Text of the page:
The first 17 verses of the New Testament are not the most compelling read in the Bible, but they’re pretty iconic, and entirely relevant at Christmastime.
And if you look at them from the right angle, they’re actually kinda beautiful.
Matthew 1:1-17 is a genealogical record of the ancestry of Jesus – from Father Abraham down to His adopted father, Joseph – but the repetition, the rhythm and the meter of the passage feels more to me like a poem than a simple enumeration. And its final verse is quite startling, when you think about it:
‘Thus there were fourteen generations in all from Abraham to David, fourteen from David to the exile to Babylon, and fourteen from the exile to the Messiah.’ – Matthew 1:17
It’s pretty awesome how God did that. Seven is the number of completeness and perfection, so its repetition here is soaked with (barely) hidden meaning. Each group of 14 generations is a pair of sevens, so in this verse, Matthew plays a hand that contains six of a kind – and without wild cards!
If only his buddy Luke hadn’t called his bluff…
You see, in Chapter 3, Verses:23-38 of his Gospel, Luke also provides a genealogy of Jesus, starting from the Savior and working backwards all the way to Adam.
And, goshdarnit, the genealogies in Luke and Matthew do not agree.
For starters, Luke’s version contains quite a few more names. Fifteen more, if my cipherin’ is key-rect. And that puts the authenticity of Matthew’s überpokerhand in significant doubt, doesn’t it?
Now, one might be tempted to deduce that Matthew trimmed a few generations out, to make his 14-14-14 pattern work – and in light of the semi-poetic nature of the text, you could almost call that legitimate poetic licence …
… if that were the only discrepancy. Unfortunately, it’s not.
Luke and Matthew agree that Joseph is a descendant of King David, but completely disagree about the line between these two. According to Luke, David’s son Nathan gave rise to Joseph, while Matthew traces the lineage from Solomon.
I gotta tell you. When I came across this gospellic disharmony a couple of weeks ago, I was a little deflated.
How can there be two genealogies for Jesus, both so excruciatingly detailed, that completely disagree? Who were Jesus’ real Granddads and Great-Granddads?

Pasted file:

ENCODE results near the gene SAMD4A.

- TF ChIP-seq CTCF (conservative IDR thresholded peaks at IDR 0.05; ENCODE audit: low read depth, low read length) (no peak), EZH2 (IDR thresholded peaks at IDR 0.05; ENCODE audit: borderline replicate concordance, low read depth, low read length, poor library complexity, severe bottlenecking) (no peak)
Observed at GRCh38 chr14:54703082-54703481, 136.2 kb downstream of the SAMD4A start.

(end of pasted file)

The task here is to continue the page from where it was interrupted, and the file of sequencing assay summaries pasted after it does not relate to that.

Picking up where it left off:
I turned, as I often do, to The Google for answers, and thankfully was not left empty-handed.
GotQuestions.org has an article on this very topic, that puts forward two possible explanations:
- Matthew is tracing the biological lineage, while Luke is tracing the legal ancenstry – through a possible ‘Levirate marriage’, where, according to the Jewish custom of the day, if a man marries his brother’s widow, his offspring with her would be legally seen as the dead brother’s children. So perhaps Heli (identified as Joseph’s father in Luke 3:23) and Jacob (Joseph’s father in Matthew 1:15) were half-brothers, but Heli died without a son, then Jacob married Heli’s widow, who gave birth to Joseph. This would make Joseph the son of Heli legally and the son of Jacob biologically.
- Matthew is tracing Joseph’s lineage, while Luke is tracing Mary’s. This train would seem to be derailed before it leaves the station by the fact that it says clearly in Luke 3:23 that Heli is Joseph’s father – not Mary’s. However, there was apparently no word for ‘son-in-law’ in ancient Greek, so if Luke wanted (for reasons that seem to have been lost through the passage of time) to trace Mary’s lineage but start with Joseph, he’d have had to phrase it this way.
The second theory seems to have fairly broad acceptance, and it does seem a little less contrived than the first. Neither one fully satisfies my journalistic curiosity, but I suppose they’re plausible enough for me to set this little bit of doubt aside and move along.
On a different level (and at the risk of entering the realm of rationalization), I actually find it a bit reassuring that these genealogies both exist.
But more on that tomorrow. For now …
Peace be with you.
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